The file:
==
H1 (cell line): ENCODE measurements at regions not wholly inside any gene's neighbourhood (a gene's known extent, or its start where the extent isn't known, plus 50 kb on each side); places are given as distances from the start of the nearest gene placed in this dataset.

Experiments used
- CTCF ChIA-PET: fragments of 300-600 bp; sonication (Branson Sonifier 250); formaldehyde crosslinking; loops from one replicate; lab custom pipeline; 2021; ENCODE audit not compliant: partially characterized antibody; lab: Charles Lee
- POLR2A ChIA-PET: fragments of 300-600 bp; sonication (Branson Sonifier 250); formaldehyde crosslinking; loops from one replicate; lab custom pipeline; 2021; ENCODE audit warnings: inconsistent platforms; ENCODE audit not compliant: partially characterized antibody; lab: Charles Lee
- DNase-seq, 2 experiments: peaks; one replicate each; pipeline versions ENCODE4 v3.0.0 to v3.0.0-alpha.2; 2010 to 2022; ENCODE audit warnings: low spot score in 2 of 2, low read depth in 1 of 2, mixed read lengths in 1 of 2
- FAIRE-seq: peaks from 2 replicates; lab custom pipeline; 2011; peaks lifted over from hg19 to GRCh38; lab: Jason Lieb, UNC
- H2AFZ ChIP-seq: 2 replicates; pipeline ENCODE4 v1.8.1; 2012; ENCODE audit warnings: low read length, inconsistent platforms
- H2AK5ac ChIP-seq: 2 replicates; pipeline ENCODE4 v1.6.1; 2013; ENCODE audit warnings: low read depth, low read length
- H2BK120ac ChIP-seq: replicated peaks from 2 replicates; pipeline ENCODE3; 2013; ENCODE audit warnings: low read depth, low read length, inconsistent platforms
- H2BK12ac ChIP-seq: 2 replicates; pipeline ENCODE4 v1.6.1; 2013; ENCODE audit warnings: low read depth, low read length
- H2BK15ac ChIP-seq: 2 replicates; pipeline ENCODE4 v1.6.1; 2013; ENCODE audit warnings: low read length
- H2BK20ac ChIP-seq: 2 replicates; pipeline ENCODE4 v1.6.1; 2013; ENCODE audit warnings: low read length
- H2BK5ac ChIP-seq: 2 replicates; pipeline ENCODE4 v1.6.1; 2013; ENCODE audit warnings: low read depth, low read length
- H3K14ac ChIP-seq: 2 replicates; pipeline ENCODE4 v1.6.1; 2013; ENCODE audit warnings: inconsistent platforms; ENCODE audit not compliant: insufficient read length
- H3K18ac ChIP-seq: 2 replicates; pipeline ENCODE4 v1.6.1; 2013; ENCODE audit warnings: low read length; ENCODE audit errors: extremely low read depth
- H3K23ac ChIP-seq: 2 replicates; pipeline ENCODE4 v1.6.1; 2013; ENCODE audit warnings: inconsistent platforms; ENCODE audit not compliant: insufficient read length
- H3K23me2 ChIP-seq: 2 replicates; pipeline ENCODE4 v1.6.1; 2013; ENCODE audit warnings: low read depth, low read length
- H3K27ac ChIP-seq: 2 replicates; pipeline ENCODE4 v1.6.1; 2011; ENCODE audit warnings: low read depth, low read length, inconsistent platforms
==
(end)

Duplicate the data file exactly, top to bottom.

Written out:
H1 (cell line): ENCODE measurements at regions not wholly inside any gene's neighbourhood (a gene's known extent, or its start where the extent isn't known, plus 50 kb on each side); places are given as distances from the start of the nearest gene placed in this dataset.

Experiments used
- CTCF ChIA-PET: fragments of 300-600 bp; sonication (Branson Sonifier 250); formaldehyde crosslinking; loops from one replicate; lab custom pipeline; 2021; ENCODE audit not compliant: partially characterized antibody; lab: Charles Lee
- POLR2A ChIA-PET: fragments of 300-600 bp; sonication (Branson Sonifier 250); formaldehyde crosslinking; loops from one replicate; lab custom pipeline; 2021; ENCODE audit warnings: inconsistent platforms; ENCODE audit not compliant: partially characterized antibody; lab: Charles Lee
- DNase-seq, 2 experiments: peaks; one replicate each; pipeline versions ENCODE4 v3.0.0 to v3.0.0-alpha.2; 2010 to 2022; ENCODE audit warnings: low spot score in 2 of 2, low read depth in 1 of 2, mixed read lengths in 1 of 2
- FAIRE-seq: peaks from 2 replicates; lab custom pipeline; 2011; peaks lifted over from hg19 to GRCh38; lab: Jason Lieb, UNC
- H2AFZ ChIP-seq: 2 replicates; pipeline ENCODE4 v1.8.1; 2012; ENCODE audit warnings: low read length, inconsistent platforms
- H2AK5ac ChIP-seq: 2 replicates; pipeline ENCODE4 v1.6.1; 2013; ENCODE audit warnings: low read depth, low read length
- H2BK120ac ChIP-seq: replicated peaks from 2 replicates; pipeline ENCODE3; 2013; ENCODE audit warnings: low read depth, low read length, inconsistent platforms
- H2BK12ac ChIP-seq: 2 replicates; pipeline ENCODE4 v1.6.1; 2013; ENCODE audit warnings: low read depth, low read length
- H2BK15ac ChIP-seq: 2 replicates; pipeline ENCODE4 v1.6.1; 2013; ENCODE audit warnings: low read length
- H2BK20ac ChIP-seq: 2 replicates; pipeline ENCODE4 v1.6.1; 2013; ENCODE audit warnings: low read length
- H2BK5ac ChIP-seq: 2 replicates; pipeline ENCODE4 v1.6.1; 2013; ENCODE audit warnings: low read depth, low read length
- H3K14ac ChIP-seq: 2 replicates; pipeline ENCODE4 v1.6.1; 2013; ENCODE audit warnings: inconsistent platforms; ENCODE audit not compliant: insufficient read length
- H3K18ac ChIP-seq: 2 replicates; pipeline ENCODE4 v1.6.1; 2013; ENCODE audit warnings: low read length; ENCODE audit errors: extremely low read depth
- H3K23ac ChIP-seq: 2 replicates; pipeline ENCODE4 v1.6.1; 2013; ENCODE audit warnings: inconsistent platforms; ENCODE audit not compliant: insufficient read length
- H3K23me2 ChIP-seq: 2 replicates; pipeline ENCODE4 v1.6.1; 2013; ENCODE audit warnings: low read depth, low read length
- H3K27ac ChIP-seq: 2 replicates; pipeline ENCODE4 v1.6.1; 2011; ENCODE audit warnings: low read depth, low read length, inconsistent platforms